Leinster’s Dan Leavy eager to make up for lost time
Flanker fully recovered from ankle injury and looking forward to taking on Ulster
Dan Leavy: fit again and looking forward to pushing for a place in Joe Schmidt’s Ireland side. Photograph: Gary Carr/Inpho
Last April Dan Leavy edged out Ireland’s Josh van der Flier and Rhys Ruddock to earn a start in the back row at blindside alongside Jack Conan and Seán O’Brien for Leinster’s Champions Cup quarter-final against Wasps.
In the semi-final and after 11 tackles against Wasps, he was there again, this time with Rhys Ruddock and Conan. Endorsed by Stephen Ferris as an outstanding talent, the then 22-year-old was making gains. Joe Schmidt crooked his finger and Leavy was on Ireland’s summer tour.
But after the Cardiff Blues Pro 14 match in September, Leavy was forced to have surgery on an injured ankle. Now back, the November international series (the first game v South Africa on November 12th) looks inviting. But today he is in a low key, wary mood.
His first tackle against Glasgow last week was forgivably rash but in his 30 minute shift his tally was 11 tackles. Leavy left his mark.
“It was the first game back for me, that’s probably not an excuse,” he says self critically. “Bit of rush of blood. I knew straight away what I had done. But I’m looking to right the wrongs this week against Ulster, make sure I’m squeaky clean again.
“I don’t know, you tell me,” he adds of the tackle count. “I did do my review. I didn’t count how many tackles I got.”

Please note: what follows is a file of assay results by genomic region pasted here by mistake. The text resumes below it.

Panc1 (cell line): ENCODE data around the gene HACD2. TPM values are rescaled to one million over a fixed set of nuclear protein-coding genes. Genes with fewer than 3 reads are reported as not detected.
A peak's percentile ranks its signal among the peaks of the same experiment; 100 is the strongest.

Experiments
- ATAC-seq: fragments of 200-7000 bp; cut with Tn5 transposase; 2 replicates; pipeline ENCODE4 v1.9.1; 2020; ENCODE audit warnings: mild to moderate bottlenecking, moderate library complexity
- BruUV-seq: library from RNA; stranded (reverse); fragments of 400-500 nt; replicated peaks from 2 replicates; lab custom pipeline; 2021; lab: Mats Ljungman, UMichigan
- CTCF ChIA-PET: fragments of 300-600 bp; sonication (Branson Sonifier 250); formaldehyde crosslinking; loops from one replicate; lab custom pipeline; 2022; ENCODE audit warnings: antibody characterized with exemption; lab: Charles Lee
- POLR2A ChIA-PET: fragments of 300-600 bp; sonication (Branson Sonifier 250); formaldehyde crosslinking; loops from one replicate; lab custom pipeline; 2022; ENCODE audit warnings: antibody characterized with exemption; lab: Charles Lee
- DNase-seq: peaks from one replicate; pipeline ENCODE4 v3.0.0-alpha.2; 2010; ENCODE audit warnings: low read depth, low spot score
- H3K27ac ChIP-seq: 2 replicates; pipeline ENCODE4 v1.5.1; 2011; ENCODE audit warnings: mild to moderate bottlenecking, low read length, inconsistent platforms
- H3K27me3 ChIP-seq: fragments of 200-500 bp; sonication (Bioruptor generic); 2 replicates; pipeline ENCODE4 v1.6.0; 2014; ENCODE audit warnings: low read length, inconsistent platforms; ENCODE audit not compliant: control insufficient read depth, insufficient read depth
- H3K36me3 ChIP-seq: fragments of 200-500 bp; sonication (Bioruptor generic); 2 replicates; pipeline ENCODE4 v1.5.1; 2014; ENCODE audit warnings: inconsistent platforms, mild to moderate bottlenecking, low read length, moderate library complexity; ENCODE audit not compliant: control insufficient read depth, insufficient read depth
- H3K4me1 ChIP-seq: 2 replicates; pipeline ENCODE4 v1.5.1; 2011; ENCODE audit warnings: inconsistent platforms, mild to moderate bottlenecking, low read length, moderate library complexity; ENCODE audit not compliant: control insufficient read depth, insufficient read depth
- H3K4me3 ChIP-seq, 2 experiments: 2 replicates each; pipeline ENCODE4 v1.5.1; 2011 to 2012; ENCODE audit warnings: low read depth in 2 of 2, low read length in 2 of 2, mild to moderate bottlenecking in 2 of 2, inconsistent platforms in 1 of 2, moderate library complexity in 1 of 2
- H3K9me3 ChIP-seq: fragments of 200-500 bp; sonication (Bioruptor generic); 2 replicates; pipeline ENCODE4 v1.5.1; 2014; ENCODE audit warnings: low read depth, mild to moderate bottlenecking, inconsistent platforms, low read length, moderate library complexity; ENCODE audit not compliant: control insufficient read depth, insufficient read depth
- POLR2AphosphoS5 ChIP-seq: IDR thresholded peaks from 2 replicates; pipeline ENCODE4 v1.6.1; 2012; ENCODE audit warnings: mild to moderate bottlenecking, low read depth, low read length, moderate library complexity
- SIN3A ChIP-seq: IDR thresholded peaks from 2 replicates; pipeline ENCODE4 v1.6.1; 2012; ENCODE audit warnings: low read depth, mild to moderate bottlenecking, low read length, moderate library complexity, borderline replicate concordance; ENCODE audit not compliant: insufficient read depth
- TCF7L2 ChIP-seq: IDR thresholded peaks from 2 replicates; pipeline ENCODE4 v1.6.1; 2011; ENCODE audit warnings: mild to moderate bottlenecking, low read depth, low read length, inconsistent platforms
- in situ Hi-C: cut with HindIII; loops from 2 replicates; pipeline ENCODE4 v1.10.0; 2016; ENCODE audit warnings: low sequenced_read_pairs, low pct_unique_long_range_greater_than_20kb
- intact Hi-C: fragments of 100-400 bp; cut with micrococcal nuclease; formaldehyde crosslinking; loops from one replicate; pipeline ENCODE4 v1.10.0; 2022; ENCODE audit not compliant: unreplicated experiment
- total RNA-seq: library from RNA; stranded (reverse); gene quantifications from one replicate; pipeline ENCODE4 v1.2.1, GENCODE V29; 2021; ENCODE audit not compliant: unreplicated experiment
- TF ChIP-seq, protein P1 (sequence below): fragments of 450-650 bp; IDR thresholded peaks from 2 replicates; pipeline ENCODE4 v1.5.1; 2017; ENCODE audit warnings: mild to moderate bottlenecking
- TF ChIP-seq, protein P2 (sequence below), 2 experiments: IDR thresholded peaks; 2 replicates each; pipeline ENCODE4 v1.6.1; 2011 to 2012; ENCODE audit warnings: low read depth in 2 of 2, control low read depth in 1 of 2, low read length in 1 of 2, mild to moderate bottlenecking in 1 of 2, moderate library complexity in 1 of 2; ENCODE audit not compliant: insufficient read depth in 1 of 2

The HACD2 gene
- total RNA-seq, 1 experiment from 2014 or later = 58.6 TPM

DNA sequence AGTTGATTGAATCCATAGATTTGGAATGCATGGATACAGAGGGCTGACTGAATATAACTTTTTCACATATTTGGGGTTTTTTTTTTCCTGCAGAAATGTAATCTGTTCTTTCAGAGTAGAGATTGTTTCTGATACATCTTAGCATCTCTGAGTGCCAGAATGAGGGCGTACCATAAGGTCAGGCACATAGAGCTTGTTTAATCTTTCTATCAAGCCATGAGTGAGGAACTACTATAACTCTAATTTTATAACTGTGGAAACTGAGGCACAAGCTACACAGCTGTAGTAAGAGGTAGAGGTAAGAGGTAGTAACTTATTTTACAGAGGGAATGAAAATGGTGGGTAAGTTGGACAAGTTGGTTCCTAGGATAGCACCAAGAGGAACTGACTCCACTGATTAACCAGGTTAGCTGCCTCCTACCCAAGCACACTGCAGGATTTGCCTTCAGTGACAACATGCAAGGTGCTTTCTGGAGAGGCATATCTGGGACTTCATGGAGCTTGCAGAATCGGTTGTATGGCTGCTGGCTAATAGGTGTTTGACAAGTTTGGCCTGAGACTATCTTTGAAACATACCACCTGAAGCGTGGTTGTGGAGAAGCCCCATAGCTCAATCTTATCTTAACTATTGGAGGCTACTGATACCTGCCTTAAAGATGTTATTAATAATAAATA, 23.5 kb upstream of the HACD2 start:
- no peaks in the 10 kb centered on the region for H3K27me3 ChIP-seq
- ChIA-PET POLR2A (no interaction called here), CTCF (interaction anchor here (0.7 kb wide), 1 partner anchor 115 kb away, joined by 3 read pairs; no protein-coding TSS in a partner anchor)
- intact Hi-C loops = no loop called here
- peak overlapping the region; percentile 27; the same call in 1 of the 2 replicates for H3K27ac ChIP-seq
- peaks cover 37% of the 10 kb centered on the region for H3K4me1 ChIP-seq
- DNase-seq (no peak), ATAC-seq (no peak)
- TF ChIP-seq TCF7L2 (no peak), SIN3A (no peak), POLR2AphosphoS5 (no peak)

Ulster is an opportunity. Leavy knows it. There is an element of a race against time but Joe Schmidt knows what he is dealing with in the flanker. He had a good look up close during Ireland’s summer tour in the US and Japan.
Leavy carries significant credits with the Irish management. He also knows the way Schmidt thinks and the type of demands the Ireland coach makes on his players.
“What Joe likes is someone that if he is given a job will complete his job and do what serves the team best,” says Leavy.
“Joe makes it very clear before each game what he wants to see from you. If you deliver he will be happy with you and if you go off doing your own thing then obviously he’s not going to be too pleased.
“All I can do is keep trucking. Try and put in some big performances. I think we have Ulster then Glasgow away and then into the November break. It’s not really in my hands.
“The injury . . . there’s never a good time to get injured but it was pretty frustrating so again all I have to do is put up my hand and try to get back in.”
In Ulster this week Leinster face a team in questionable form. What happened to Jonno Gibbes and Les Kiss that in La Rochelle their team leaked over 40 points. Self-recrimination, probably, a dent in confidence, unlikely, a bounce back, definitely says Leavy.
After harrowing defeats like that teams tend to go back to first principles and a response from Ulster is the reaction Leinster should expect in Kingspan Stadium.
Leinster have lost the last five games in Belfast. In that respect, Leo Cullen after two wins from two in Europe, will be asking Leinster not to allow this fixture to become a millstone that weighs heavier year by year.
“You can suffer a heavy loss and stay down or bounce back,” says Leavy. “I’m sure Ulster will, so we have to be primed – they’re hurt but they are a pretty potent Ulster team. They will bounce back. I’m sure of that. We have to be ready for a serious physical encounter.”
For a few moments amid references to bouncing back, refusing to stay down and being ready, it sounds like Leavy might be talking about himself.